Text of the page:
The segment presented here will draw on data from the ENPC, and will address questions 1a and 1b. Preliminary searches indicate some clear differences between e.g. ENJOY and NYTE, both in terms of semantic preferences, semantic scope and structural features. In brief, ENJOY is more versatile than NYTE both semantically and syntactically, and NYTE more consistently expresses a strong emotion or intensity. Several patterns have a relatively consistent meaning in the examples found, particularly verb + pronouns and verb + non-finite clauses. Examples of ENJOY being translated into ELSKE [LOVE] and LIKE [LIKE] and of NYTE being translated into LOVE and LIKE indicate an overlap in meaning between the lexemes across languages, as exemplified in (1)-(3) below:
- […] it occurred to him that she was just the sort of woman who would enjoy ten minutes' sex while changing for dinner, […]. (FW1)
[…] det slo ham at hun var akkurat den type kvinne som ville nyte [enjoy] ti minutters sex mens hun skiftet til middag, […]. (FW1T)
- She did, however, enjoy the people sitting around and talking, the sociable atmosphere, […]. (DL1)
Men hun likte [liked] at folk satt rundt og pratet, den selskapelige atmosfæren, […]. (DL1T)
- […] he enjoyed watching the way his canvases drank up black […]. (JH1)
[…] han elsket [loved] å se hvordan lerretene suget til seg sort […]. (JH1T)
The preliminary analysis of ENJOY also lends support to Sinclair’s (1999: 158) claim that words often do not express what is considered their “core meaning”, and that “few [words] have a clear meaning independent of the cotext” (ibid). Also, the initial analysis shows a relatively low mutual correspondence of 25 % between ENJOY and NYTE, which indicates that there are clear areas of contrast across the two languages. These findings largely concur with Johansson’s (2007) findings about LOVE and HATE and their Norwegian counterparts ELSKE and HATE, indicating that some contrastive points are relevant for more than the individual verb pair.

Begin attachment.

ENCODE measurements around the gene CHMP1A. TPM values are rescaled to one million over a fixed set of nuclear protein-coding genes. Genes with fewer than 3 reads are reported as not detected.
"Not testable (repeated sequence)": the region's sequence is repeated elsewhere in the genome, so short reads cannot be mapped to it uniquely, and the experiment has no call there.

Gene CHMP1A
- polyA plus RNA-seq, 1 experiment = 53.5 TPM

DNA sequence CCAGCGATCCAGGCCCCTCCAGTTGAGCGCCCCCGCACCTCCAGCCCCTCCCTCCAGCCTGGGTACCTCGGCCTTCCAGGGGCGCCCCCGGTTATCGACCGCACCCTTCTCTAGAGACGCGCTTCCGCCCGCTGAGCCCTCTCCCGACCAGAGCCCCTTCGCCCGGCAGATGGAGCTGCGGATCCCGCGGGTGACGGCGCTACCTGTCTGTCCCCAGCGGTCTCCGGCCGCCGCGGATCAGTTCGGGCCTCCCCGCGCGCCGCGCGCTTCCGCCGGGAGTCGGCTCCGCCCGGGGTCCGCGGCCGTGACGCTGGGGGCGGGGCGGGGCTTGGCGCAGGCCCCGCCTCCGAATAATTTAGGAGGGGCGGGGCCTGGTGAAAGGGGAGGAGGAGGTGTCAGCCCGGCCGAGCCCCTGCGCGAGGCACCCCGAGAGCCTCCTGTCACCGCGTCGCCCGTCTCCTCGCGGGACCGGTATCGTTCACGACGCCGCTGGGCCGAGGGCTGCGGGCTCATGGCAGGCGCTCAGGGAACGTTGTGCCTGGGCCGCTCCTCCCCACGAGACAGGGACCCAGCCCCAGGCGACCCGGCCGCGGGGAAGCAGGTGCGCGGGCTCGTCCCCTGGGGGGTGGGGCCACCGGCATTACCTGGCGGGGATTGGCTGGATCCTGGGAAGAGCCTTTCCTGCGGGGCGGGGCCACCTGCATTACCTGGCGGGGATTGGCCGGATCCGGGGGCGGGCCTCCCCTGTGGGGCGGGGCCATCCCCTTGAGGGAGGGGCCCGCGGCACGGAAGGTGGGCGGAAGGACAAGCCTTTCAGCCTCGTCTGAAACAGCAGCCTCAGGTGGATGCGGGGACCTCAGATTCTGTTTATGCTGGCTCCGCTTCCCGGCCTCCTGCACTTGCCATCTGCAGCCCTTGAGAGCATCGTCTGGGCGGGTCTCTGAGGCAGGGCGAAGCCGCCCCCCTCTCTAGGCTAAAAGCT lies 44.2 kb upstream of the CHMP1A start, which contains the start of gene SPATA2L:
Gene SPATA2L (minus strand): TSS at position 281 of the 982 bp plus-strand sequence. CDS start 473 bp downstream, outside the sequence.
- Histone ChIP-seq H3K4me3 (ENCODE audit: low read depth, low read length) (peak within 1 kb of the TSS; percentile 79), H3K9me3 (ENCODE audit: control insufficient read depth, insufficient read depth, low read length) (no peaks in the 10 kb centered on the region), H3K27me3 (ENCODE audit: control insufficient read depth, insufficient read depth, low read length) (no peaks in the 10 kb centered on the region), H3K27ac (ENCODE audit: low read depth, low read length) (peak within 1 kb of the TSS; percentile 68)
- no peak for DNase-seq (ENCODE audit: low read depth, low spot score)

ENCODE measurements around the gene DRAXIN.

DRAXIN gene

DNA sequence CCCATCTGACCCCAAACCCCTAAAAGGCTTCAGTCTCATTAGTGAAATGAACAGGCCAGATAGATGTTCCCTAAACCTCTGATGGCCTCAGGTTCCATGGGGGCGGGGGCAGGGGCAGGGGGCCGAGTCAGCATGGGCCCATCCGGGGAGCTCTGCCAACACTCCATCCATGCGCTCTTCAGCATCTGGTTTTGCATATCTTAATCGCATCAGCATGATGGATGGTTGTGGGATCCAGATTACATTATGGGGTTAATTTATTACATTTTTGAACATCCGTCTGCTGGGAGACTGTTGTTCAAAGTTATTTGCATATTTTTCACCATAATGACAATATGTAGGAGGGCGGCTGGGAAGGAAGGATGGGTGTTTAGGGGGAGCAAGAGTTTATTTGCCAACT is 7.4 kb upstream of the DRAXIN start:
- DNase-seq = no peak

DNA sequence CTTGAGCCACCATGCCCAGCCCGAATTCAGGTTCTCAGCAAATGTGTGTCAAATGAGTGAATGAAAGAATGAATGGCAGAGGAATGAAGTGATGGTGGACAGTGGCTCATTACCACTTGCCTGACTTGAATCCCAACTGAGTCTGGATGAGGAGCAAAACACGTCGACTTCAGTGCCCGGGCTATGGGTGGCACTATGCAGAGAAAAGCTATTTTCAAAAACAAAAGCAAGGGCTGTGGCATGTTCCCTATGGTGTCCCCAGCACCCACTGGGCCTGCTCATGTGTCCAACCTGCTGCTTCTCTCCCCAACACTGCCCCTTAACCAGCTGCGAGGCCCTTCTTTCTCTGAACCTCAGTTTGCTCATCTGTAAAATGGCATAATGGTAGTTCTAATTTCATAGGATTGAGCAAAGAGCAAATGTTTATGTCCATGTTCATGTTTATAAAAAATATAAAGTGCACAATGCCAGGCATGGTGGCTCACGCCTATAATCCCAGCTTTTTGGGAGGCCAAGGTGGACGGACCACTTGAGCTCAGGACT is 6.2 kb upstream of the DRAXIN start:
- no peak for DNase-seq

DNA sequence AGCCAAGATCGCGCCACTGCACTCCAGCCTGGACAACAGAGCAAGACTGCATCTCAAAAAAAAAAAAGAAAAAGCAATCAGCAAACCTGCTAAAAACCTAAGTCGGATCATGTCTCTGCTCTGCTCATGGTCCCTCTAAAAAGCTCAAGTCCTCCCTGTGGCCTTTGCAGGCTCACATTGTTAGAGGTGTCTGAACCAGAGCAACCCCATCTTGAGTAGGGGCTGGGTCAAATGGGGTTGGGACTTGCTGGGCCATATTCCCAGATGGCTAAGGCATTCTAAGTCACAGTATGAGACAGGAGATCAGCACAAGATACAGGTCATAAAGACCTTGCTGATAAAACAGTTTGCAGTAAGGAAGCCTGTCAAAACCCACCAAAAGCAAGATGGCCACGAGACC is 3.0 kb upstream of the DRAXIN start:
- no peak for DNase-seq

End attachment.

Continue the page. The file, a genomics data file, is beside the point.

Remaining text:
Altenberg, B. (1999). “Adverbial connectors in English and Swedish: A corpus-based contrastive study”. In H. Hasselgård and S. Oksefjell (Eds) Out of corpora: Studies in honour of Stig Johansson, pp. 249-268. Amsterdam: Rodopi.
Gilquin, G. (2000/1). “The ICM: Spicing up your data”. In S. Bernadini, H. Hasselgård & S. Johansson (Eds) Languages in Contrast. Vol 3 (1), pp. 95-123.
Granger, S. (1994). “From CA to CIA and back”. In K. Aijmer, B. Altenberg and M. Johansson (Eds), Languages in Contrast: Papers from a Symposium on Cross-linguistic Studies, pp. 37-52.
Hunston, S., & Francis, G. (2000). Pattern grammar : a corpus-driven approach to the lexical grammar of English. Studies in Corpus Linguistics Vol. 4. Amsterdam: John Benjamins
Johansson, S. (2007). “Loving and hating in English and Norwegian”. In Johansson (Ed) Seeing through Multilingual Corpora: On the use of corpora in contrastive studies. Amsterdam: John Benjamins.
Sinclair, J. (1999). “A way with common words”. In H. Hasselgård and S. Oksefjell (Eds) Out of corpora: Studies in honour of Stig Johansson, pp. 157-179.